COLA Individual Artist Fellowship and Exhibition
Los Angeles Municipal Gallery at Barnsdall Art Park
George Lawson, George Lawson Gallery, San Francisco, California
In her ongoing series, Make ‘Em All Mexican (MEAM), Los Angeles-based artist Linda Vallejo deploys a simple visual strategy (painting things brown) in the service of an anything-but-simple feat of social engineering: calling to historical task an entire category of cultural presumption. Her art is political and activist, but without the subordination of aesthetic to rhetoric that can be typical of the genre. This means she is an artist first and a soap-boxer some distant second. Vallejo is telling a vernacular joke, meant ostensibly for an insider Chicano audience, yet one that plays as well in Stockholm as in Fresno. Initially her audience is the art world, but ultimately the world at large.
Vallejo leverages a topical set of references, drawing from deep history and yesterday’s papers, but always with a view towards her imagery’s lasting shelf life. She stays critical. That she does this with a sense of humor does not detract from the seriousness of her intent. Her art is fundamentally transformative, and the means of her transformation is color. She uses brown the way Yves Klein, James Lee Byars, and Lita Albuquerque use blue—as a catalyst for change and spiritual alchemy. The statuary, props, books, web images, and cultural detritus that Vallejo repurposes have already gone through one transformation before she starts in on them, cascading through generations of reproduction from iconic status to icons of kitsch. In spite of being reduced to nostalgia, however, these totems, from the Winged Victory of Samothrace to Grant Wood’s American Gothic, haven’t shed their association with the dominant powers that produced them. They haven’t grown less white. That is not until, as if responding to a brown bat signal projected on a white cloud, Vallejo intercedes.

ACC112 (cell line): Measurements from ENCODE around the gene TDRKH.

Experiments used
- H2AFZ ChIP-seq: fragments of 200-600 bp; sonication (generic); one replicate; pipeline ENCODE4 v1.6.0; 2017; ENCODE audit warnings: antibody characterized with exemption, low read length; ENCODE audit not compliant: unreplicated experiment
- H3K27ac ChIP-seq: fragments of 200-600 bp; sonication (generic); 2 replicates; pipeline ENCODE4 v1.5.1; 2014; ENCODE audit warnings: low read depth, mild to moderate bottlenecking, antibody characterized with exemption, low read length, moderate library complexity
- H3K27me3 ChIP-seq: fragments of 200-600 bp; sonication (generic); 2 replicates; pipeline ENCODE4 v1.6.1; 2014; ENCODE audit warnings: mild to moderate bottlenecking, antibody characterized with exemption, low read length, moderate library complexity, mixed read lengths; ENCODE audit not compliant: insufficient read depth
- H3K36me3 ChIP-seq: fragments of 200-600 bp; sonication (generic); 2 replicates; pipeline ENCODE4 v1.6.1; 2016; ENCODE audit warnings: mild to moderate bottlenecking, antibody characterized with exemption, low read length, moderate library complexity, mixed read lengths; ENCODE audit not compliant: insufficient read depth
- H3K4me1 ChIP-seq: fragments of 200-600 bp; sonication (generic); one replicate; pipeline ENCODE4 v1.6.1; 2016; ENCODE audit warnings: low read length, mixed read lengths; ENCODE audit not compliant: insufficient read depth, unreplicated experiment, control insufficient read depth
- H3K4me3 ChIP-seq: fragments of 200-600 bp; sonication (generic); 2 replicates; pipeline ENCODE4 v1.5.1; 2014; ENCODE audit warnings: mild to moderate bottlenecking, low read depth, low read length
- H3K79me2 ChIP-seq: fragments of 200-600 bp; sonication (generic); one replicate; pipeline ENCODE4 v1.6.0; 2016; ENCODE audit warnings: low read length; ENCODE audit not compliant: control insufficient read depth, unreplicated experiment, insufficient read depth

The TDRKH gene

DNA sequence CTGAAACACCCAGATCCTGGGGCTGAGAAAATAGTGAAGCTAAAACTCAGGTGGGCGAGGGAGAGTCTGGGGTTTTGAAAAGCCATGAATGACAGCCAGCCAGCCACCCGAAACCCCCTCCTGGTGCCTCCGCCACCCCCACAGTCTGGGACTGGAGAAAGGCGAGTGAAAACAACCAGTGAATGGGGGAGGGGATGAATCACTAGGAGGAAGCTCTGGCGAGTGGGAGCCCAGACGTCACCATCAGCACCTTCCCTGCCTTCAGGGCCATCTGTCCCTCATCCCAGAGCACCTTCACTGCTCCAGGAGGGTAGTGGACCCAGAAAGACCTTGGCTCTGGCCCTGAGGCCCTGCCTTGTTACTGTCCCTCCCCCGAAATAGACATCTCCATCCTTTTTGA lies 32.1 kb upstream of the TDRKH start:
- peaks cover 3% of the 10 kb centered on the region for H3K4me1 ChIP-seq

Linda Vallejo can’t just make a statue and then paint it; she has to go out and find it. Her use of found (or found out, since the stereotypes she ousts are so well entrenched) objects is key to her method. Discovery is the first step to recovery—both literally as in pulling out of the junk pile and re-covering with a coat of paint, and figuratively as in instigating a healing process. Key then also is her grounding in the tradition and means of painting, in spite of her use of assemblage, appropriation and text, key because of how well she understands painting’s capacity to humanize. As the MEAM series matures, as it gets past the joke, which is essentially a fulcrum, and into the incredibly long lever that is Vallejo’s imagination, the seemingly inexhaustible variations on the theme manifest themselves as a pliant language and a tool for examining the function of art in our culture. Vallejo asks questions about the source of an image’s power, and the role images play in securing and perpetuating social hierarchies.
Whether she is appliquéing the Santa Maria to slip complacently under someone’s rear, or tattooing the rear of the Venus de Milo, whether she is wrapping china dolls in Serape material or shrink-wrapping Mickey Mouse in Coppertone vinyl, whether she is silk screening, spray painting, gold leafing or enameling this cultural icon or the next, she is asking what if…what if you wandered out tomorrow evening and the northern star had shifted south, and the constellations in the pantheon sky of art history set a whole new course charted by a whole new set of navigators? What if instead of all roads leading to Rome, they led to Mexico City?